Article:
1 February 2016Print This Post

Lawyers give Jackson’s fixed costs call a frosty reception

Smithers: fixed costs for complex cases totally inappropriate

Smithers: fixed costs for complex cases totally inappropriate

Lawyers have responded negatively to Lord Justice Jackson’s call last week to introduce fixed costs for all civil claims worth up to £250,000.

Gerard Stilliard, head of personal injury at leading claimant firm Thompsons, was the most outspoken, describing the judge’s speech to the Insolvency Practitioners Association as another “report from an Ivory Tower that fails to address how the changes will impact on real people”.

He explained: “Nowhere does Lord Justice Jackson properly consider the impact on the deterrent effect of litigation in health and safety, nor how defendants being able to calculate the maximum cost of negligence will impact on the risks they take with workers safety.

“Defendants in Lord Justice Jackson’s world will seemingly begin to ‘behave’ in litigation, revealing a previously unknown commitment to achieving a speedy and equitable outcome despite the huge opportunity which this newly skewed playing field would give them to squeeze claimants and their lawyers by stretching cases out as far as possible.”

Mr Stilliard said Jackson LJ had also not considered the dilemma that claimant lawyers will face – “either to do work at commercially unviable rates or to settle cases as soon as possible in order to keep their costs within what is likely to be – if the portal is anything to go by – a wholly unrealistic cap determined with no regard for evidence or expert opinion by government and their friends in the insurance industry”.

Law Society president Jonathan Smithers said the society supported the principle of fixed costs for “lower value and less complex” cases, but was “extremely concerned” at a £250,000 limit.

He said: “The application of fixed costs for highly complex cases is likely to be totally inappropriate and would raise significant questions about the ability of many people to access justice.

“A single approach for all cases, regardless of complexity, will lead to many cases being economically unviable to pursue which undermines the principle of justice delivering fairness for all. We are also concerned by the suggestion that these proposals could be consulted on and implemented within a year as we believe this is unrealistic.”

Among the conditions the Law Society set out for fixed costs were that there must be scope for exemptions and escapes for complex or unusual cases, “there must be rigorous empirical evidence and research undertaken to justify the initial setting of the rates as well as the level of thresholds”, the rates and thresholds must be regularly reviewed and increased by reference to appropriate indices, court procedures and court rules should be properly aligned with their introduction, and appropriate and efficient IT in the court system should be introduced to support the fair and effective delivery of any new fixed costs regime.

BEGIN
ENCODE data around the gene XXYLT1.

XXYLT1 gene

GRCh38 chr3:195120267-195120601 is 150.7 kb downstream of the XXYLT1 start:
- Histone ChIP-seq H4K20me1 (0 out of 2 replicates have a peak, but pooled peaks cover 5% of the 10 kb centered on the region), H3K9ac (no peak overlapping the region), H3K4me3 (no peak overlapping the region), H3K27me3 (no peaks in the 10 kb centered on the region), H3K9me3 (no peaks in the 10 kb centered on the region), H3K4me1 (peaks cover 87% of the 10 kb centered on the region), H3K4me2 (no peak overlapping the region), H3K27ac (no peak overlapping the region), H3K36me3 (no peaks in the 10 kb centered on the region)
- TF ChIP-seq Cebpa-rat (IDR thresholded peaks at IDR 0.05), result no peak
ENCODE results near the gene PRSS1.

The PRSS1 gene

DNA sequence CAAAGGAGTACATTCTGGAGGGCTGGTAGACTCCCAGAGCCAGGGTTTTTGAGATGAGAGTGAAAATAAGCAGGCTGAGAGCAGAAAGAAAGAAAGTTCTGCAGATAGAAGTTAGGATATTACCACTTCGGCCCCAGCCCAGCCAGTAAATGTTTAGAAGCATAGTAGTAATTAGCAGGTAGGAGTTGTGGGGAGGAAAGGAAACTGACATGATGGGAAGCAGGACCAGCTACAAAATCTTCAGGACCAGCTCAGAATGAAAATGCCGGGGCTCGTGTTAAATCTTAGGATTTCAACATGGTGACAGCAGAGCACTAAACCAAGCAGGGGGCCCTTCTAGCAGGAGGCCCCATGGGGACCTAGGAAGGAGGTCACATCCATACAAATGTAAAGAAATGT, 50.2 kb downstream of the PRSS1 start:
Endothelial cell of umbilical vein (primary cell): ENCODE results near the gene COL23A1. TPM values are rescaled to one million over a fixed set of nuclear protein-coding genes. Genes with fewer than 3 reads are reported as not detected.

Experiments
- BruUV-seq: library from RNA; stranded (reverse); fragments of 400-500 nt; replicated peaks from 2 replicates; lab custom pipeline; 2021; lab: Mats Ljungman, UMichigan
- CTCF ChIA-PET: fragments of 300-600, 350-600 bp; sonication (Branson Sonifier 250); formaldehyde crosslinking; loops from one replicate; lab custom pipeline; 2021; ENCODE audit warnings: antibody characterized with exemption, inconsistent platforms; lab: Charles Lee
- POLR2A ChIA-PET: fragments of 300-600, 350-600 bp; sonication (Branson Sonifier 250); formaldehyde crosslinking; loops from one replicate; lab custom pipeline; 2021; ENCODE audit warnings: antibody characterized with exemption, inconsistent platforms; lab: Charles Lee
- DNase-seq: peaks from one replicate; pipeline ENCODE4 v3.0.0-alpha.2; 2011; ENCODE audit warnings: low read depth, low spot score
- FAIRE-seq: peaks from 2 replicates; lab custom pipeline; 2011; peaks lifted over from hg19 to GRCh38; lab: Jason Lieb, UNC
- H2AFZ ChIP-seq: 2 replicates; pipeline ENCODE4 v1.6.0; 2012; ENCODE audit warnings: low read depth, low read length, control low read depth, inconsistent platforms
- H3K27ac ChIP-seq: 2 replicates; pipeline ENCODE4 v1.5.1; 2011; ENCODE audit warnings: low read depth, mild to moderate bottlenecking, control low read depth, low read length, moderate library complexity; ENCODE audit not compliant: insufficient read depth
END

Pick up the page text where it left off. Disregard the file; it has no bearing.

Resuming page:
Costs lawyer Simon Gibbs of defendant costs firm Gibbs Wyatt Stone, wrote on his blog today: “It is not entirely clear whether the irony is lost on Jackson LJ of justifying fixed fees as a way to avoid unpopular costs budgeting, when costs budgeting one of the key Jackson reforms…

“A massive extension of fixed fees would make the majority of the Jackson reforms entirely redundant for the majority of cases (no costs budgeting, costs management, provisional assessment, new bill of costs, etc). Fixed fees across the board was always an easier (if not necessarily better) way to ensure proportionality than the bulk of the previous reforms already introduced.”

Mr Gibbs also suggested that the judge was looking at the issue from the wrong direction. “Fixed fees for all civil claims up to £250,000 will impact on the vast majority of claims, the vast majority of litigants and a huge proportion of the legal profession. Conversely, excluding claims above £250,000 will impact on a relatively small number of litigants and a small proportion of the legal profession,” he wrote.

“Not switching to a totally fixed costs regime for all claims will not lessen the impact for the profession as a whole; it will simply mean that the impact falls almost entirely on large parts of the legal profession whilst leaving other smaller parts almost entirely unaffected.

“Surely it would make more sense to pilot an extension of fixed fees for cases worth over £250,000 only. We have repeatedly been told that City firms are much more experienced in providing their client with clear budgets and that legal costs are less of a concern for commercial litigators. If a pilot is a success, we can then extend it downwards.”

Bar Council chair Chantal-Aimée Doerries QC agreed that fixed costs “may help” in straightforward cases, but added: “Large corporations and governments may well be willing to spend large sums of money – beyond what is recoverable – on legal disputes with individuals or smaller corporations whose costs are fixed at a much lower rate. Instead of levelling the playing field, this proposal could tilt it further in favour of big business and the state.

“There is also a risk that access to justice will be restricted. Using the value of a case to determine costs will not always be appropriate. A low value but legally complex case may demand a great deal more work than the allocated cost band will allow. This means lawyers may not take on complicated, low-value cases, thus preventing legitimate claims from being pursued.”

A Ministry of Justice spokesman said: “This government remains supportive of the principle of extending fixed recoverable costs and will consider Lord Justice Jackson’s comments carefully.”

By Neil Rose


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